What Lucknow Wakes Up To (No, it is not Jalebi).

At 6:30 in the morning you’d expect the business district of any town to be quiet and sleepy. With the offices yet to open and public yet to trickle in, it is only an appropriate assumption to be made. Until you have seen this little shop in the middle of the capital city of Lucknow, that is.
Hidden among greasy dilapidated shops selling hardware, spare parts, and other random things, Sharma tea stall occupies a corner of a crumbling Victorian building. It is not hard to locate it though — the soaring crowds, dozens of cars, and an army of bikes ensure one never has to look for the shop.


“Pandit Om Prakash Sharma, the man behind this shop, came to Lucknow just after independence and set up a small tea stall in the busy Lalbagh Area. Being right next to the commercial hub helped and soon the shop was doing brisk business. Today, of course this place is famous world over for.” Says Mr Singh, who is a regular here.
Offering for only three things – bun-makkhan, samosa, and tea – the shop is already crowded. The corridor, the street, and the park nearby are bustling with people of all kinds – students, morning walkers, tourists, families, even office goers who come in early just for the tea. Everyone, it seems, wants to begin the day with the Bun-Makkhan, Samosa, and, of course, the tea. We soon join the crowd.
The first batch of Samosa has already run out, and the man – one of the many who have been manning the place for decades – asks if we want just the tea and bun. We decide to wait.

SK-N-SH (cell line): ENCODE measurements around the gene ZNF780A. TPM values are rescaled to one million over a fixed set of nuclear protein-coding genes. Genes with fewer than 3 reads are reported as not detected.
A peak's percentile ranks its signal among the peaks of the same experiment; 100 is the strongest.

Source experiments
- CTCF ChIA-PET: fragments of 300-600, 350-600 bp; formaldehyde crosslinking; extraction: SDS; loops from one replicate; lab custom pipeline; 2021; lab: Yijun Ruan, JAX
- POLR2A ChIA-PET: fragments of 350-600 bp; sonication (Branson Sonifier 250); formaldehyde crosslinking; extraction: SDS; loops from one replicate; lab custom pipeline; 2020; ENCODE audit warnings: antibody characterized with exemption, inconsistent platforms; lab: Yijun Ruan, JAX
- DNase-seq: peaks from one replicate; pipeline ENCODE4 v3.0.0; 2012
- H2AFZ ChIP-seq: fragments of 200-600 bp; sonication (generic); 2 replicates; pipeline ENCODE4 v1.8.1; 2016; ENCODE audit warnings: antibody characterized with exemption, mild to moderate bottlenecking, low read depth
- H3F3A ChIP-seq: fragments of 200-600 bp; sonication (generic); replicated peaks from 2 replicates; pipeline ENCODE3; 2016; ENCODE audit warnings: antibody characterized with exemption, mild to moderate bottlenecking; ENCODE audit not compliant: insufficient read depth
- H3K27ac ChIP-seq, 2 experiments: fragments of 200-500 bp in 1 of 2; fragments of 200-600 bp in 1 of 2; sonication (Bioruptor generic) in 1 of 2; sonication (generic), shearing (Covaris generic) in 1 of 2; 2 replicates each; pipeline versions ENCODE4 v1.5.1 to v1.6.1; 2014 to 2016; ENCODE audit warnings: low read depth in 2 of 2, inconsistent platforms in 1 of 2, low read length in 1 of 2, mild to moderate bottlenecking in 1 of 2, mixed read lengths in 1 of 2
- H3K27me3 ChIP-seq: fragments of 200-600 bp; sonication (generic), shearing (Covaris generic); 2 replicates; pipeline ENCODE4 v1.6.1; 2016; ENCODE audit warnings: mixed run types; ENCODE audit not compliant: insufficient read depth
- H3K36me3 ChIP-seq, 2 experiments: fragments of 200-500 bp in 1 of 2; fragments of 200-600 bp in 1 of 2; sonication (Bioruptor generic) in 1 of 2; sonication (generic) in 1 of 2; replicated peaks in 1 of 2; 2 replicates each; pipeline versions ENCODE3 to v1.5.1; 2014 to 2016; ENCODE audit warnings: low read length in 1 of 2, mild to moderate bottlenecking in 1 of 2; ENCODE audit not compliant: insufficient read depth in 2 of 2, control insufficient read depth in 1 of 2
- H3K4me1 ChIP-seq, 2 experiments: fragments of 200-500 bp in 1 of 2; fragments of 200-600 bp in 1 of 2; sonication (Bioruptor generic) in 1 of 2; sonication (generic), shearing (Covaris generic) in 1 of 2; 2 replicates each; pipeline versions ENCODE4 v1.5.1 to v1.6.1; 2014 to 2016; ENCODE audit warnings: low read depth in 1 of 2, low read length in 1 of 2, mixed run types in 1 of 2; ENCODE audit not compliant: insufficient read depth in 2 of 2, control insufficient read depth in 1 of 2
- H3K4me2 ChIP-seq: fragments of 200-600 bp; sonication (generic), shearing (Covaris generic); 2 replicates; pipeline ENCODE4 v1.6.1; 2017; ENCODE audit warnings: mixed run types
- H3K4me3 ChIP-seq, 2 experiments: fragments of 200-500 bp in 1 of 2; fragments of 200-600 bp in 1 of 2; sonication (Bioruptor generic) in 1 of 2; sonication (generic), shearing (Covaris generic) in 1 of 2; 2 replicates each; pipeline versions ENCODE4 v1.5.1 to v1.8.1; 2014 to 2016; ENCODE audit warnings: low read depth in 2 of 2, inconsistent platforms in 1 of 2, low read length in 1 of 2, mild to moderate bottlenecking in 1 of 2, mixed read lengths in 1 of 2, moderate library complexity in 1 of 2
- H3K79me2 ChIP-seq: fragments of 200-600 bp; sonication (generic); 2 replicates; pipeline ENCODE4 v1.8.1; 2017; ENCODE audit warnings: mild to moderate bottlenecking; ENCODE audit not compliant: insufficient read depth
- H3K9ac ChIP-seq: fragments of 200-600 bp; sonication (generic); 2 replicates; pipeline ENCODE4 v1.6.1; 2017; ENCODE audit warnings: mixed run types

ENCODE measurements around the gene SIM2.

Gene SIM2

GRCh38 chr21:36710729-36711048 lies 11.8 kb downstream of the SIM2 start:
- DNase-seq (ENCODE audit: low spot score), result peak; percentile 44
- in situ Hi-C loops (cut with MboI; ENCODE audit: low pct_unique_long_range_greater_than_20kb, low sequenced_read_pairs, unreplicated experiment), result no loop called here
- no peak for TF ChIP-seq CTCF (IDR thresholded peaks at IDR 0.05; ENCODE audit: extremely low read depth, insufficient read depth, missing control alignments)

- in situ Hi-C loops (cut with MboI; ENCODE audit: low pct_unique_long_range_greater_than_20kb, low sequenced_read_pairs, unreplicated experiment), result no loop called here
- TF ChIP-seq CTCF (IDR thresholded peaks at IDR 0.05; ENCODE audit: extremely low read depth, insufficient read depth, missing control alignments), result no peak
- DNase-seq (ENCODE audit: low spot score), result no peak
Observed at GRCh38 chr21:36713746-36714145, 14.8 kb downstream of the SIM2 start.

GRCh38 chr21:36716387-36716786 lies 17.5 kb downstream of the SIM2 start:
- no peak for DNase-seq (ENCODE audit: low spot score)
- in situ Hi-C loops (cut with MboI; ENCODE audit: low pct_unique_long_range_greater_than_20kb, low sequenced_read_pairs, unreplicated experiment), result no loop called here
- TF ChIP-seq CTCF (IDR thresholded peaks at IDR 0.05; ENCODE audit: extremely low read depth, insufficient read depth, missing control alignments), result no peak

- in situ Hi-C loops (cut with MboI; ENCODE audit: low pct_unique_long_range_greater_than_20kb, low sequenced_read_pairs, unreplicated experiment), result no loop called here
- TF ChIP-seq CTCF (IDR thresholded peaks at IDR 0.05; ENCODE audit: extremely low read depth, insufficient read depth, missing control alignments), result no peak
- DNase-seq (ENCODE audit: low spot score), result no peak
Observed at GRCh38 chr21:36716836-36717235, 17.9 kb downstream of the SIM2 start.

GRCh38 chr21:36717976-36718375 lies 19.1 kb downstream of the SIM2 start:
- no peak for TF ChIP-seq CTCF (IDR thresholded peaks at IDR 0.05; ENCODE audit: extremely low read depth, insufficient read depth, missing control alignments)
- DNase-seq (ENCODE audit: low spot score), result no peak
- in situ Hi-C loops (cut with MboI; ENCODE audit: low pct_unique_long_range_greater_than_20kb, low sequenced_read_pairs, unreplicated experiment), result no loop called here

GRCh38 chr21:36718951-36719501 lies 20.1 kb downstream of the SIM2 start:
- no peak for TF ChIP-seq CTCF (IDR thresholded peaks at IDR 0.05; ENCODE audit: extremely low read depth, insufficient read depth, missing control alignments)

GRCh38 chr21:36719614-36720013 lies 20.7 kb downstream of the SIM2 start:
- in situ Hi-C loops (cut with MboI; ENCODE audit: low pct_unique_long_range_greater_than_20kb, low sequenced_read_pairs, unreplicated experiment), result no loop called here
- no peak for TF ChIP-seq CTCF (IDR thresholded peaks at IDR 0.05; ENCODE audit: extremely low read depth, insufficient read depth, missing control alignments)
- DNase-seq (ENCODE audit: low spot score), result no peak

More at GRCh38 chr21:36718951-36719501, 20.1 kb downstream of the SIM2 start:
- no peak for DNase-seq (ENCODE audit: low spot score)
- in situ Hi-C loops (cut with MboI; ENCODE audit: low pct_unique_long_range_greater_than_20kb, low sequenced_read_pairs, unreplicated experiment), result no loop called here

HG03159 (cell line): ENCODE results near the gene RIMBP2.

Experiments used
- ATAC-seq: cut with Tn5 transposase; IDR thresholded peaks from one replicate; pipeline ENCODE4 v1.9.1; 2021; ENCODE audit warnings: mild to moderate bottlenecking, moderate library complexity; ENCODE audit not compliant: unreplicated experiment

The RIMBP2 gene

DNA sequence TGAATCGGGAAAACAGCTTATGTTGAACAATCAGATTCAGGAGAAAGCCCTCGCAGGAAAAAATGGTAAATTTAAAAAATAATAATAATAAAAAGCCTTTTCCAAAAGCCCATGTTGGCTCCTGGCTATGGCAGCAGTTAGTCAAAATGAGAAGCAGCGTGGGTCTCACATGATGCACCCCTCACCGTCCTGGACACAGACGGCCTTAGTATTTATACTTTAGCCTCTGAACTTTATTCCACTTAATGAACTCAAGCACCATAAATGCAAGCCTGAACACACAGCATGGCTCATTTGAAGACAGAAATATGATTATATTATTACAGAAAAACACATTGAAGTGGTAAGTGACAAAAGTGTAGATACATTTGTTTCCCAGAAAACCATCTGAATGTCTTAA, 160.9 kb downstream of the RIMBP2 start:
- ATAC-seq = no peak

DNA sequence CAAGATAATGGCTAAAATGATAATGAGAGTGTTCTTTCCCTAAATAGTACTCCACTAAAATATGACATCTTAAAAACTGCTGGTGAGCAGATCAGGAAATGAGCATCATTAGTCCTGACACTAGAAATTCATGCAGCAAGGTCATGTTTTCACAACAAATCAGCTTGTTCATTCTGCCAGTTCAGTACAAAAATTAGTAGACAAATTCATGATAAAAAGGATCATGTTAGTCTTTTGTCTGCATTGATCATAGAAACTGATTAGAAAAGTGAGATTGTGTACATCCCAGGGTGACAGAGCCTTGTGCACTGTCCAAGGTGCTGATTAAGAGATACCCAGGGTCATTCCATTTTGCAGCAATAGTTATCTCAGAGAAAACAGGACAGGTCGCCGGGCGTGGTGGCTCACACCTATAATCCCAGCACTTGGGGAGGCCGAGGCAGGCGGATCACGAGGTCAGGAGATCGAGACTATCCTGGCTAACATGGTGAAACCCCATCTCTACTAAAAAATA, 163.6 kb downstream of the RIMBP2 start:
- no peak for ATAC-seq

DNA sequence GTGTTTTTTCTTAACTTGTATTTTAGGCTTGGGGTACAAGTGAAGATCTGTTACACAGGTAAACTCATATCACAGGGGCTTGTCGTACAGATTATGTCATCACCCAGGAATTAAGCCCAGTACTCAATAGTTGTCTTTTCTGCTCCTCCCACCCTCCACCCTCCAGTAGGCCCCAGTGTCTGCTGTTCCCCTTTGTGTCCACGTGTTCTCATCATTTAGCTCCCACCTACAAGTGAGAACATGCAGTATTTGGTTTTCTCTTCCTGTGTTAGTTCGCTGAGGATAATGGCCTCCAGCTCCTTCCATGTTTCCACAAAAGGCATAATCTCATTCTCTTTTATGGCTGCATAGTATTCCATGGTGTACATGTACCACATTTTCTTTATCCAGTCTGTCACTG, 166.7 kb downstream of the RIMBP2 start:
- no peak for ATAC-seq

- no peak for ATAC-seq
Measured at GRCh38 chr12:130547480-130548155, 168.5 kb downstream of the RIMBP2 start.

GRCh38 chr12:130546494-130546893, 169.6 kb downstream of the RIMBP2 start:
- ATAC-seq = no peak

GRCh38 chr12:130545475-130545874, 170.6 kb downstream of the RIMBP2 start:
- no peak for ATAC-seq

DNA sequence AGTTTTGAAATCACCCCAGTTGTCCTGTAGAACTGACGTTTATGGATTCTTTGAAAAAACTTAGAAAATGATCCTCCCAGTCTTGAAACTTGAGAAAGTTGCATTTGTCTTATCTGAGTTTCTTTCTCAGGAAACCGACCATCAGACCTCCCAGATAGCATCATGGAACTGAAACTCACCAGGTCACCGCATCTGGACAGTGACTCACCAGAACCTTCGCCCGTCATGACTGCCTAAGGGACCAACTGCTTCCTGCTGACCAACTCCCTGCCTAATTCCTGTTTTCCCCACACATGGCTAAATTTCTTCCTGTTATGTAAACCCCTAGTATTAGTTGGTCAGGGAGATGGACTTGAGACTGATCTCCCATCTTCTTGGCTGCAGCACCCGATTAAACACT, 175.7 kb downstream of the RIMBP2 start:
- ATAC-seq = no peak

Sharma ji’s samosas

The shop is as basic as you’d expect any teashop to be. One man makes the tea, a couple of others butter the buns. Samosas, we are told, are made somewhere else. About half a dozen high tables account for all the furniture there is, and a red board serves as the menu card. The Samosas, according to the board, are priced at Rs. 12.00 a piece, the bun and butter comes at Rs. 20.00, and the tea is priced as per the cup it is served in – Rs. 10 in a cutting glass, Rs. 15 in a Styrofoam glass, and Rs.20 in a Kulhad. There is Suhal and Mithai too but we see no one eating any. Despite the heat, (it is June now), everyone seems comfortable — some are chatting, some are taking selfies, some showing their guests around. Just then there is a furore. The samosas have come and everyone wants one. Thankfully there are enough, and we get a portion too.


“The stuff here is outstanding. The butter is homemade and slightly sweet; the bun is soft and pillowy, the samosa meanwhile is unlike any other in Lucknow.” I overhear a young man telling another even as he devours their third samosa and 2nd glass of tea.
As I break a piece of the bun, add in a bit of the samosa, and have the first bite with a big gulp of the sweet tea, I know what he means. The green chilli infused samosa, the soft and sweet bun, and the milky tea, indeed make a combination like none other.
This story first appeared in The Hindu.

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